Knoxville, TN 37996-0480
I received my PhD in Philosophy from UCLA in 2014, an MA in Philosophy from UCLA in 2008, and a BA in Philosophy from Reed College in 2001.
My research in Philosophy of Language and related areas of Philosophy of Mind is guided by the insight that language must be understood in terms of its communicative function. In contrast to the logical languages which philosophers typically use as models for natural languages, English sentences have the structures and constituents that they have so that people will be able to understand what other people say. Therefore, if you want to know why an utterance contains a given expression, the fundamental question to ask is: how does that expression contribute to the audience’s ability to interpret the speaker’s message?
When we are specifically interested in the truth-conditional semantic content of an utterance, this fundamental question takes a specific form: how do the constituents of a sentence contribute to the audience’s ability to grasp its truth-conditional semantic content? My dissertation, “The Meaning and Semantics of Singular Noun Phrases,” gives an answer to part of this question in the form of a purely referential account of the semantics of singular definite noun phrases.
When we look systematically at the factors that influence the choice of words to refer to a given object we see that names, pronouns and definite descriptions are in complementary distribution with respect to the communicative requirements of the occasion of use. For example, consider the co-referential expressions ‘Barbara Herman’, ‘the Chair’, ‘the person who loaned me this book’, and ‘she’, to refer to the current Chair of the UCLA philosophy department. In a given context, a speaker’s choice amongst these co-referential expressions is mainly determined by her beliefs about how she can best help her audience to identify the thing she is talking about. She will therefore use expressions with different meanings to convey the same semantic content in different situations, depending on what it will take in that situation for the content to be understood.
Once we understand the difference between (i) the contribution of an expression to the audience’s ability to understand an utterance and (ii) its contribution to the semantic content of that utterance, we are in a position to solve some of the major problems of semantics. For example, the idea that meaning determines reference (or denotation) is the source of the problem of incomplete definite descriptions. This issue does not arise once the different roles of the meaning and the semantic content of noun phrases are properly distinguished.
The first chapter of the dissertation presents the core of the account as just described. The enclosed writing sample, “Referential Generality,” is based on this chapter and is currently under review at Linguistics and Philosophy. The second chapter applies the account developed in the first chapter to non-specific uses of definite descriptions. And the third chapter applies the results of the first two to the analysis of noun phrases in indirect discourse reports. Indirect discourse has been seen as an especially difficult topic for direct-reference theories. However, using the referential account of definite noun phrases developed in the first two chapters, I show that indirect discourse poses no special problems for the semantics of definite noun phrases.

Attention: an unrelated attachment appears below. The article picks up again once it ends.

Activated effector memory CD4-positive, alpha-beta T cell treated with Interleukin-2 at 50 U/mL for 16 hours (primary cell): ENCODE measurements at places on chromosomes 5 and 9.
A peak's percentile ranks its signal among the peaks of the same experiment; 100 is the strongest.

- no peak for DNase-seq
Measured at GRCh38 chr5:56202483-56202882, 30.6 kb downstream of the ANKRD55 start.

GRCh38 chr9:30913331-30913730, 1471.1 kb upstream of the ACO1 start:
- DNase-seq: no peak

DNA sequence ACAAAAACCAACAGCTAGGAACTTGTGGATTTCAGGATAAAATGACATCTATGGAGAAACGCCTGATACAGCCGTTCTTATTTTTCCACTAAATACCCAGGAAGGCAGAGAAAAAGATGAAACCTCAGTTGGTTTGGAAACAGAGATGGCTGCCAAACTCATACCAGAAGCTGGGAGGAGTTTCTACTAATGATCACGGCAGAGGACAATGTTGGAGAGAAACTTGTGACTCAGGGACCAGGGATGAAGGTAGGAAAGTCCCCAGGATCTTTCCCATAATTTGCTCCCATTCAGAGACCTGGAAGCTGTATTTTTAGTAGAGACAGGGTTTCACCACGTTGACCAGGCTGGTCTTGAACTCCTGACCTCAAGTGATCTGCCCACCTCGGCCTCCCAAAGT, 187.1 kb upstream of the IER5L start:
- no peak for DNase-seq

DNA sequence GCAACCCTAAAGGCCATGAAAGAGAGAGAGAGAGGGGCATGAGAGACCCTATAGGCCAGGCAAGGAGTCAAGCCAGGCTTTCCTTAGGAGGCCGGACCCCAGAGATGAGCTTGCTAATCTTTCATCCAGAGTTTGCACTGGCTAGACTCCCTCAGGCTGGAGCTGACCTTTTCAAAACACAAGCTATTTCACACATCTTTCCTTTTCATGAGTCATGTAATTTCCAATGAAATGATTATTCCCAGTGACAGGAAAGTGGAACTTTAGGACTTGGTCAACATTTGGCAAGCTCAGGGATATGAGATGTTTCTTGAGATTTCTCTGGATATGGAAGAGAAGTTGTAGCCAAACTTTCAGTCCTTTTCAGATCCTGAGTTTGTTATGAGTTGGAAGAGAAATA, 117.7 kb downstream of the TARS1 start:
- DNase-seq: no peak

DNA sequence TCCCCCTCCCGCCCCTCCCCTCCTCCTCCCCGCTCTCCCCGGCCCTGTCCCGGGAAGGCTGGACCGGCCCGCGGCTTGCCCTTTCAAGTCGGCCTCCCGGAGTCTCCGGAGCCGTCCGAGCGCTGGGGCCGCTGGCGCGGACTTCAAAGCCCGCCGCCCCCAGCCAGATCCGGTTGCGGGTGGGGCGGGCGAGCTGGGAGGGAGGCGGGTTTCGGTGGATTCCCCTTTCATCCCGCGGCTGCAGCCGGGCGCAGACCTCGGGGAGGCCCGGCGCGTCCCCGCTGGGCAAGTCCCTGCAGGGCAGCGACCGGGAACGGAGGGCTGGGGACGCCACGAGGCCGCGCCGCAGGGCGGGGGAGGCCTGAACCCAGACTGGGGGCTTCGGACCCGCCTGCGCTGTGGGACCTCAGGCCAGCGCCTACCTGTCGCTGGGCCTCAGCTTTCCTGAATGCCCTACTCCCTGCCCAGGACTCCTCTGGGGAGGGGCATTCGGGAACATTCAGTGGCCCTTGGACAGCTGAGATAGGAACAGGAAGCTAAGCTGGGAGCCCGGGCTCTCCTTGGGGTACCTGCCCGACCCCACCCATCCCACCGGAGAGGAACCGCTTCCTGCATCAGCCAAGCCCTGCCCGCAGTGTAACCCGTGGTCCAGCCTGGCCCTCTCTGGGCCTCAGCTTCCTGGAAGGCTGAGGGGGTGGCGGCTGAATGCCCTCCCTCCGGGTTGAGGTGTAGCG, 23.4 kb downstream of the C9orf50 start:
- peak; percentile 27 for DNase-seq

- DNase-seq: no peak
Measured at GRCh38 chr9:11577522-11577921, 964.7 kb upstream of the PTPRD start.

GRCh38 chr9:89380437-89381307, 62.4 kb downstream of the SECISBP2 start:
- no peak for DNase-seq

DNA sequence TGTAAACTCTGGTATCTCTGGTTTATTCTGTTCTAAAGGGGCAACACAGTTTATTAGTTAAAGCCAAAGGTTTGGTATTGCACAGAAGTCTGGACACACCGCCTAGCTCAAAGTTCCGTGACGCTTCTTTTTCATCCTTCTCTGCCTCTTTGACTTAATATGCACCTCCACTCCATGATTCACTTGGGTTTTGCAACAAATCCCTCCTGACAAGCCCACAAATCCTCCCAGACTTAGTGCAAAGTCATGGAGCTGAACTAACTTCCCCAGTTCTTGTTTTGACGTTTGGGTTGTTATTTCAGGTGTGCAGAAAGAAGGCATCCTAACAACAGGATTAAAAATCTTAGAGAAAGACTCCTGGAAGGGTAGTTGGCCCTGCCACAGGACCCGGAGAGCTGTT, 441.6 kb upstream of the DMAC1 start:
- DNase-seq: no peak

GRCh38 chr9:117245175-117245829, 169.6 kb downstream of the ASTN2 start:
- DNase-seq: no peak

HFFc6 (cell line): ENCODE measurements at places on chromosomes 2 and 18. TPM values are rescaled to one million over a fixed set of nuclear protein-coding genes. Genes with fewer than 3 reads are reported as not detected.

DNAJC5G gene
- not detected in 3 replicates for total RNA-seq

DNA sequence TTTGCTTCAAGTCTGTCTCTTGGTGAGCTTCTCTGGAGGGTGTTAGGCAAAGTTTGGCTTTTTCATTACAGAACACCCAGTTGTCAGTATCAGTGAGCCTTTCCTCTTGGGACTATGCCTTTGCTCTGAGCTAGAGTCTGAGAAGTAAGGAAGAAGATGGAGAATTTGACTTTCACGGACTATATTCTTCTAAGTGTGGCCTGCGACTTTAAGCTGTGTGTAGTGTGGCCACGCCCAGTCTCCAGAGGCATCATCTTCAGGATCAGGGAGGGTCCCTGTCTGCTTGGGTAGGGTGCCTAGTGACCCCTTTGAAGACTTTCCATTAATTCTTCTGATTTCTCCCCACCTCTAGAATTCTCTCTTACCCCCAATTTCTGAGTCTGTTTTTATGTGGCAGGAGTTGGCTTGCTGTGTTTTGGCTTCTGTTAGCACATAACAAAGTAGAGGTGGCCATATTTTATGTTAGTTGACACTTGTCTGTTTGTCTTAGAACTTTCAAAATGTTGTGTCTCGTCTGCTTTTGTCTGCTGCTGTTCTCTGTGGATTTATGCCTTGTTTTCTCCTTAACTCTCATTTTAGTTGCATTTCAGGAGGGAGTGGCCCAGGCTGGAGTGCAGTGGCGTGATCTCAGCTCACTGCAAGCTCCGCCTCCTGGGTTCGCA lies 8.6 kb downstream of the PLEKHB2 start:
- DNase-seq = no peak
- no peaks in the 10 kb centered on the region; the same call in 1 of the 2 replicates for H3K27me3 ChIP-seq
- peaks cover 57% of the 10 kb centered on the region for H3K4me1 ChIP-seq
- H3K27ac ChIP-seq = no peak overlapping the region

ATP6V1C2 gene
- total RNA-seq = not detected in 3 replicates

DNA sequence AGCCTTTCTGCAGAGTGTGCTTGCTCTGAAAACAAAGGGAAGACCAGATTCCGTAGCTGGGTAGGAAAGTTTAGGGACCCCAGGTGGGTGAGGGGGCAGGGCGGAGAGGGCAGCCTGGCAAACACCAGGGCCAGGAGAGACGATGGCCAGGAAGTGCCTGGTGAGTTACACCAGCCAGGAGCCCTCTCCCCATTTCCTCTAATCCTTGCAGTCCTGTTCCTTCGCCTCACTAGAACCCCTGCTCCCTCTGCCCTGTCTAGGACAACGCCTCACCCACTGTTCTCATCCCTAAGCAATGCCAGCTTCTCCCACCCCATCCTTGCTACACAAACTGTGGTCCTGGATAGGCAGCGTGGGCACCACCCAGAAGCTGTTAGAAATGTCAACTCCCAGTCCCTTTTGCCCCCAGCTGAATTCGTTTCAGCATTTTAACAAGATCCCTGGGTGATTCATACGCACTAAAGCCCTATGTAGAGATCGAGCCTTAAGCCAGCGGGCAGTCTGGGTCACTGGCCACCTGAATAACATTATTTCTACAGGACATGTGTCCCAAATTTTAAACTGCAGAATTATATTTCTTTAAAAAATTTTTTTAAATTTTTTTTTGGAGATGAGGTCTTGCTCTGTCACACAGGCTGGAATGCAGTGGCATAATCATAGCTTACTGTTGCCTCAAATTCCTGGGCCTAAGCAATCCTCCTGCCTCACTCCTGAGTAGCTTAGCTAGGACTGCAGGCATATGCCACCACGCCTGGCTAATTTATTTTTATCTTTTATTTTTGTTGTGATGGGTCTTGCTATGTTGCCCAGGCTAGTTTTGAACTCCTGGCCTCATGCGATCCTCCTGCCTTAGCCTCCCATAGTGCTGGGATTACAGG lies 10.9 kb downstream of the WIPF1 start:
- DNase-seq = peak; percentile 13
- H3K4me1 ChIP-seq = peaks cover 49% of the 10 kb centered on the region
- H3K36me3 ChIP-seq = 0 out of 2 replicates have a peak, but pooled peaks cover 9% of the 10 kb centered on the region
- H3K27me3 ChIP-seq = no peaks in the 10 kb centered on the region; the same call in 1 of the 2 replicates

My current work continues to be guided by the idea that language is structured to serve social ends. Thus far, I have argued for this thesis by showing the explanatory power of assuming its truth in semantic analysis. And, continuing in this vein, I am generalizing the account of singular definite noun phrases from my dissertation, with the aim of developing a unified, purely referential semantics of noun phrases. At the same time I am turning to a more direct defense and articulation of the fundamental guiding principle of my work: language is structured to serve social ends. I have chosen to approach this task by studying, ethnographically, the creation and consumption of logically structured discourses such as philosophical arguments. My hypothesis is that, in order for there to be logically structured discourses, it need not be the case that logic underlies all language. Rather, to understand the source of the logical structure in a given discourse, the thing to do is to look at how that logical structure is put into that discourse by those who actually engage in it. Thus the study of our own discipline may yield better insights into the structure of natural languages such as English.
- For a copy of my dissertation, “The Meaning and Semantics of Singular Noun Phrases,” click here.
- “A Unified Treatment of (Pro-)Nominals in Ordinary English” (with Joseph Almog and Jessica Pepp, in On Reference, Oxford University Press, January 2015)
“Reference and Communication”
- Devices of Reference, Center for the Study of Mind in Nature, University of Oslo, June 2015
“The Meaning and Semantics of Singular Noun Phrases”
- KaplanFest: in honor of Professor David Kaplan’s 80th birthday, UCLA Philosophy Department, April 2014
“A Unified Account of Definite Description Ambiguities without Logical Forms”
- SynSem, UCLA Linguistics Department, November 2013
“Definite Descriptions are Directly Referential”
- Parma Workshop on Semantics and Pragmatics, September 2013
“Irony and Semantics”
- Language Workshop at UCLA, November 2012